Foreign student worker details cultural exchange nightmare
The Patriot News
March 11, 2013
Jorge Rios saw young people beaming on posters advertising a cultural exchange program at the university he attends in his native Argentina.
So it didn’t take long before Rios, 27, was on a plane to America to participate in the U.S. Department of State’s J-1 Visa Exchange Visitor Program.
The program offers foreign students a chance to work in the U.S. for three months, and travel during a fourth month if they so choose.
Rios arrived to the midstate in mid-December, planning to stay three months, while working at McDonald’s and then heading back home with lots of memories.
But instead of working 40 hours per week and soaking in American culture, Rios said he experienced a living nightmare.
He and five other foreign student workers were crammed in a basement living area of an East Pennsboro Township house, which is near the McDonald’s they worked at on Lemoyne Drive.
“When you read that poster, it gave you a very good impression of the experience that you would have here. Because basically, it was about living as an American for three months, and that included working as an American,” Rios said. “They kept promising things would change, things would get better.”
They didn’t, according to Rios.
He and 17 foreign student workers said the owner of six midstate McDonald’s restaurants, Andy Cheung, exploited them at three of his Harrisburg-area locations.
The guest workers and more than 50 supporters held a work-stoppage protest at Chueng’s golden arches on Trindle Road in Hampden Township last week.
They said Cheung either forced them to work too many hours, or too few, and that he made most live in the basement of three houses he owns in the Harrisburg region.
The group decided to begin planning a protest a few weeks ago when they knew things were not going to change.
No longer fearing retaliation from Cheung, students and supporters knew they had to do something to prevent this from happening to others, Rios said.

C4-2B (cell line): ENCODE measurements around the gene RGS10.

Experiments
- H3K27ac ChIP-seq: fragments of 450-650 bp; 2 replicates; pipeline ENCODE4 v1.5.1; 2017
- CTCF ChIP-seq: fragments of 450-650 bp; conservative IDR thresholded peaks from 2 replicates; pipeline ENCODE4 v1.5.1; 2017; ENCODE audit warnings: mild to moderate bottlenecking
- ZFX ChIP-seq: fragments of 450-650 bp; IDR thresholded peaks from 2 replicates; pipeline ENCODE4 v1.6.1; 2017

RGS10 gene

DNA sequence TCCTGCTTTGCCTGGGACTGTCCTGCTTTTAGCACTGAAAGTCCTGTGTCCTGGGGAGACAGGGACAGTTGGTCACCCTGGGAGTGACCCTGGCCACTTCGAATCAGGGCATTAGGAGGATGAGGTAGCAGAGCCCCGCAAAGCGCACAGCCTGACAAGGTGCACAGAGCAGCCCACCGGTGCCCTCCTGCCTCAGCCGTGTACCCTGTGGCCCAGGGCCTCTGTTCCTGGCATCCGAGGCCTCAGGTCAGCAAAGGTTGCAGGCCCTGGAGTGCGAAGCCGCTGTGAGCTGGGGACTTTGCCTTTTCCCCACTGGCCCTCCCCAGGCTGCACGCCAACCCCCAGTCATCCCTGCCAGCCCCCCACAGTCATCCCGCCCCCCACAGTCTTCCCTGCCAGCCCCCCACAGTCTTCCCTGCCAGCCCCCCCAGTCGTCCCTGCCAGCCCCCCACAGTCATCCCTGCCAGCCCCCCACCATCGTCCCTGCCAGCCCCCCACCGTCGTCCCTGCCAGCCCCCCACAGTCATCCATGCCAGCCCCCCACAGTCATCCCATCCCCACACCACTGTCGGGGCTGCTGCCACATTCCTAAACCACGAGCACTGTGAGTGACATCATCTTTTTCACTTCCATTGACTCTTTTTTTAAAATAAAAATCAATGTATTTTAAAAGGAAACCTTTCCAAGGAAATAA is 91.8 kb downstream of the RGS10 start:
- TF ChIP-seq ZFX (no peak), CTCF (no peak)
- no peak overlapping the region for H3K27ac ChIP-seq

He said McDonald’s managers told him Cheung has done this to guest workers for years, and foreign students have long complained at work about their treatment.
Federal authorities are interviewing Rios and other students in Harrisburg today about their experiences.
The U.S. Department of State, and the Department of Labor, have both confirmed they are investigating complaints students have filed against Cheung.
East Pennsoro and Hampden townships also said they are investigating whether Cheung has broken municipal regulations in housing students in his basements.
They said Cheung had eight foreign students living in the basement of his house on Maple Avenue in Hampden Township, near the McDonald’s on Trindle Road.
Rios, who studies social communications at the Universidad National Misiones, paid Cheung $85 per week to live in the basement of his house on Circle Drive in East Pennsboro Township.
Rent was deducted from the students’ minimum-wage paychecks, Rios said.
The basement Rios lived in had no separate bedrooms; just bunkbeds, a bathroom and a kitchen.
Rios and his five roommates weren’t given keys, either.
They walked to work on a busy roadway, even though they were promised transportation to and from work, he said.
And when they complained, Rios said Cheung made it clear that they would have been charged for rides to work.
Cheung and his management, who Rios said knew he wanted more hours, also made good on cutting Rios’ work time when he was unable to work additional shifts out of the blue.
He worked on average, 25 hours per week, and often ate once-a-day at work because he could buy his meals there half off. Rios said he didn’t earn enough money during his stay to cover the cost to participate in the exchange program.
He paid $3,500 to participate in the J-1 program.
About $1,000 covered his plane ticket and Visa.
The remainder went to a cultural exchange group in Argentina, and U.S. cultural exchange host organization GeoVisions, which connects foreign student workers with Cheung and other employers.
Neither Cheung nor GeoVisions have returned repeated interview requests.
Rios, like four female students still living at the Maple Avenue house, was locked out of his basement dwelling hours after last week’s protest.
He was able to get some of his belongings out of the house, but left some clothing and other personal effects behind because he hurried out that night to escape the surroundings.
He has stayed in a hotel since, and Rios and other students traveled with the National Guestworker Alliance – the group which helped stage last week’s protest – to Pittsburgh, to participate in community action meetings, a similar protest and take in some sights.
Rios said he has received much warmth and generosity from the midstate community since the protest.
He said he knows Cheung and his actions don’t represent America.
“People are very nice and caring. We are now aware that what we are going through is not the American people,” Rios said. “The very few people I have been able to meet have been very generous and kind, out of their own money, out of their own generosity.”